“While Kimberly Theidon, a professor of humanitarian studies at Tufts University, took her dogs for a walk on Wednesday morning, she thought about the numerous times guys have driven by and shouted “some disgusting version of ‘great tits.’”
“This morning I blinked back tears, realizing those guys are even more emboldened as a result of this election,” Theidon said. “Yet another generation of young women will grow up having been made to feel that their bodies are somehow public property, and they will also keep putting one foot in front of another and not say a word for fear the car will circle back around a second time.”
“We cannot be a great College unless we are a good community.” Indeed. It is time to investigate the professors who sexually harass students, who engage in quid pro quo sexual transactions for letters of recommendation, for writing prologues to forthcoming books, and for placing phone calls to members of search committees looking to hire a tenure track professor. I refuse to remain silent, and I encourage my colleagues to speak out. Even if you were silent in the past about the professorial misconduct you witnessed, you can still step forward now. It is not too late to do the right thing. Stand shoulder to shoulder with students, and take a stand to make certain this sort of behavior stops. Stand up. If there is something to be learned from this interminable and infernal presidential campaign, it is the strength of numbers. Each time a sexual assault or harassment survivor comes forward, she or he emboldens others to do the same. And let me be clear: the narrative burden for sexual violence must not rest upon the shoulders of survivors. We all have a responsibility to speak out and demand change.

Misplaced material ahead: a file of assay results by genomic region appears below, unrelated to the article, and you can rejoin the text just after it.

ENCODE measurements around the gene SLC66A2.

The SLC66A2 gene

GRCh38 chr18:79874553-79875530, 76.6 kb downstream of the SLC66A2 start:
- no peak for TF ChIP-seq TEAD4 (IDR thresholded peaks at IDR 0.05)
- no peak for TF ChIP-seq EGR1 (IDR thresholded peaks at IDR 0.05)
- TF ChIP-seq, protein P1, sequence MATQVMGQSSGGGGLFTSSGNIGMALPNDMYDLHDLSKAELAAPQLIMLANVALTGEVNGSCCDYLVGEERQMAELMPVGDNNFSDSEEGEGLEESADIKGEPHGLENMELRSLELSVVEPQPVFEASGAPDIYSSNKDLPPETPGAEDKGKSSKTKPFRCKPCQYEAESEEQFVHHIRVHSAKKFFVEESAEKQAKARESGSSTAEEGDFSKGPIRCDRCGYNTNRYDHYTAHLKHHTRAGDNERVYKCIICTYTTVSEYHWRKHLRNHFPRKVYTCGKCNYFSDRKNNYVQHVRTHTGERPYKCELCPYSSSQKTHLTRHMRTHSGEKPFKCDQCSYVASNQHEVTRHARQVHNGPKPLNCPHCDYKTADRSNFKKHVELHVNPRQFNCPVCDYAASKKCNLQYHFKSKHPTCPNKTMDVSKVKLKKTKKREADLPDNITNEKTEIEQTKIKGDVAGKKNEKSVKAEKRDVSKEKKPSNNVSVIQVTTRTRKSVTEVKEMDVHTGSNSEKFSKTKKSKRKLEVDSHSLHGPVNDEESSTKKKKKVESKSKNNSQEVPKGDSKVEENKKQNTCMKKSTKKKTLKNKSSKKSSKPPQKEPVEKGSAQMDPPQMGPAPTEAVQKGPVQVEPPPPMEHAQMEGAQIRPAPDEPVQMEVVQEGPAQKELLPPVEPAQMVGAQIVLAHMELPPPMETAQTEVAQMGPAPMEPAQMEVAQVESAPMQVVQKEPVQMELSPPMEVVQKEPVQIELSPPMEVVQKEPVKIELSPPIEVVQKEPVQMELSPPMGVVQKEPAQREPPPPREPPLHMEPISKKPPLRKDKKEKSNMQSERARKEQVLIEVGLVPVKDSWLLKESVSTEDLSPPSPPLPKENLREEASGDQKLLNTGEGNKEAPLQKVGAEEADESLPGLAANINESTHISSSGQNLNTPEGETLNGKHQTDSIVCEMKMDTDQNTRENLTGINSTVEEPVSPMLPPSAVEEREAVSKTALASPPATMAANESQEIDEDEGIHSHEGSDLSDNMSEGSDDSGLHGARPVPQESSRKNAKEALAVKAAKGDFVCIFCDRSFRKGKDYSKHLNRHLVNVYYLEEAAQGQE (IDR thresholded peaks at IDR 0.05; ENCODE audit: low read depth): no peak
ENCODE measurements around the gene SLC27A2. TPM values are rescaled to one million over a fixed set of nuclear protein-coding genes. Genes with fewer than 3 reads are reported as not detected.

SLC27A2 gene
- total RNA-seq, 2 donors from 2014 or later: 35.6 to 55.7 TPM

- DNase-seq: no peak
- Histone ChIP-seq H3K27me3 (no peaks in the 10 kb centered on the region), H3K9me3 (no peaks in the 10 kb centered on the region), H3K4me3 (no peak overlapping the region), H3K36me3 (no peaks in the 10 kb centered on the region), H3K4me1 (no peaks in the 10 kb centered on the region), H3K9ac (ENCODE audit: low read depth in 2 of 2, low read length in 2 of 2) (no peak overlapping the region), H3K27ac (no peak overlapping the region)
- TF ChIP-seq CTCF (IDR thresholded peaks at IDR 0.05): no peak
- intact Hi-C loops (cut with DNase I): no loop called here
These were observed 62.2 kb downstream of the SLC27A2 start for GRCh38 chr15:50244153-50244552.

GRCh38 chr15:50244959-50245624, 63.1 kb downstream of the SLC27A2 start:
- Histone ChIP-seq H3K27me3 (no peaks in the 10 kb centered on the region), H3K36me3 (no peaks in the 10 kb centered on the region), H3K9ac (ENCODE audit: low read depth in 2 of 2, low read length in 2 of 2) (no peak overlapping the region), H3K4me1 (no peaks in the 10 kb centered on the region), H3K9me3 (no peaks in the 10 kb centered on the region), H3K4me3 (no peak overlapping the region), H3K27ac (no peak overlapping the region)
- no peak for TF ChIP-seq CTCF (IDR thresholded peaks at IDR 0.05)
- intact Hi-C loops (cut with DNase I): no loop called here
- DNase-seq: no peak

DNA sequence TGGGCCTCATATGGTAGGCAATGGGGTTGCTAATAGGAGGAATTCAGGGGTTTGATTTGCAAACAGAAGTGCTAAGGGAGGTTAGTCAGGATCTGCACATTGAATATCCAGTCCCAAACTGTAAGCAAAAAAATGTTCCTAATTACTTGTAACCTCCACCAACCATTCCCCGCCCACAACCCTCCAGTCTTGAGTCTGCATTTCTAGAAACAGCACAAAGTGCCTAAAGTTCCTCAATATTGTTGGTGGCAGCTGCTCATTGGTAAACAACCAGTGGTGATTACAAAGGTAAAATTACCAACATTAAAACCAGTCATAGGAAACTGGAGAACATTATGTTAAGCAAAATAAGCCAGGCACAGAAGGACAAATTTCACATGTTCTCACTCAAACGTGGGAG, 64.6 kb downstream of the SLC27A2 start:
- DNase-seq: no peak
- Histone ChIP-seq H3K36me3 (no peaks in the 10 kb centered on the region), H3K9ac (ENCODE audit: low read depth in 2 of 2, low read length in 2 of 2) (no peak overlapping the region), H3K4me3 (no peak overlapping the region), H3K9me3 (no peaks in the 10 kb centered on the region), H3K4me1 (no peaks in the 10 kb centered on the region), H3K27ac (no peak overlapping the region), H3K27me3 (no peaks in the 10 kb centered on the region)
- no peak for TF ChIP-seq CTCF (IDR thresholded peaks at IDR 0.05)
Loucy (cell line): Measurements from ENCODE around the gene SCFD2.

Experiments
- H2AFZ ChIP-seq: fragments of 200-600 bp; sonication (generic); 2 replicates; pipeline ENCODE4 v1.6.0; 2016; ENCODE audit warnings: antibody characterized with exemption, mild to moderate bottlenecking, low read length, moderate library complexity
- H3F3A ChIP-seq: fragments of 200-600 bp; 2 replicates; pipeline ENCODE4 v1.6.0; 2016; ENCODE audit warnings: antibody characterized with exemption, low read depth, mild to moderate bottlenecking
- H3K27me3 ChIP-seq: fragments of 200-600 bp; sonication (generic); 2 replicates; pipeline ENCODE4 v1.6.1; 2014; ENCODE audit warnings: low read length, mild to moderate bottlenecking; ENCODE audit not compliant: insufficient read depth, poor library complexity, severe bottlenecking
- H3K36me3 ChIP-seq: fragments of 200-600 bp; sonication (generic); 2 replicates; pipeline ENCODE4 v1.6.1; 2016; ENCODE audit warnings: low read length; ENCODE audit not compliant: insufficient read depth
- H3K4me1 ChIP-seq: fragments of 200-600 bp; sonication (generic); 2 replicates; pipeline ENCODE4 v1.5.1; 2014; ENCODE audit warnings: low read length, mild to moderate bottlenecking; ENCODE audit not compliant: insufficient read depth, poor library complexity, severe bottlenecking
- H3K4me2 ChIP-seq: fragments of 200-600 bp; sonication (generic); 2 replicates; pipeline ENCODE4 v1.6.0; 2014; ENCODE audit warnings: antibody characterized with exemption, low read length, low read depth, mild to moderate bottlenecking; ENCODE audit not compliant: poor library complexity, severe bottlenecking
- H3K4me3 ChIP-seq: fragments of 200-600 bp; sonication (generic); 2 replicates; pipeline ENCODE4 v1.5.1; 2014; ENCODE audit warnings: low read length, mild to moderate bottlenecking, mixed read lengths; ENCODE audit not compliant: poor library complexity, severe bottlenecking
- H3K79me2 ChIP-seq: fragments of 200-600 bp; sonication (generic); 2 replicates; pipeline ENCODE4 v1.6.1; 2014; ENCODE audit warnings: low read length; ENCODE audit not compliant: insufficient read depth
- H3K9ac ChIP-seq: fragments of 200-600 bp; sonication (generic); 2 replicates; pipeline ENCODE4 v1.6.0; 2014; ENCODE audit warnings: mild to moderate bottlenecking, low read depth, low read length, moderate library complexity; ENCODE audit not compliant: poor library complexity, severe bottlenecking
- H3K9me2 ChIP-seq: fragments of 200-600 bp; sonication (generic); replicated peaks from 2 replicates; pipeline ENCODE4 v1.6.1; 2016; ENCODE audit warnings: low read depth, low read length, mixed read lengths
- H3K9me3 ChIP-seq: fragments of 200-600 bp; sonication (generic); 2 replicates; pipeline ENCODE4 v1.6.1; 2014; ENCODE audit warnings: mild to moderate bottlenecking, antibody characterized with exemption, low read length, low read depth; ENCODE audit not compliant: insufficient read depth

We watched “Spotlight” last night and it is a powerful film which I highly recommend. It is based upon the Boston Globe’s Pulitzer Prize-winning reporting of widespread clerical sexual abuse in our city. As I watched, the parallels to professorial sexual harassment were stunning: complicity of those in power (and colleagues in the know who said nothing); structurally vulnerable young people who feared speaking out; priests who preyed upon poorer students whose parents were delighted their children were being singled out for the attention; a church policy of moving priestly predators from one parish to another when their actions became so extreme as to draw attention (akin to moving professors from one center or department on campus to another when their harassing ways cannot be swept under the carpet, or encouraging them to take a paid leave or early retirement); and Cardinal Law who knew about all of it for years and did nothing (the deans and campus presidents who file away the harassment reports in ever-thickening-and-sickening-folders to gather dust while lives are wrenched apart and academic careers derailed). If all the students and untenured faculty who have been targeted for harassment joined forces with formerly complicit senior faculty who finally found their courage and their voices —- this could equal the power of the student-led Title IX Movement spreading from one side of this country to the other. For every person who watches “Spotlight” and is justifiably horrified by all of those who silently stood by, isn’t it time to stand up and speak out?
Thank you to my students and colleagues. It is time for faculty to step up and be our students’ best allies in making campuses safer and more equitable learning environments. And as long as students, faculty and staff are more frightened by the capacity of their universities to retaliate than they are of their assailants or harassers, then policy reforms are largely cosmetic, designed to placate donors and keep the Department of Education at bay.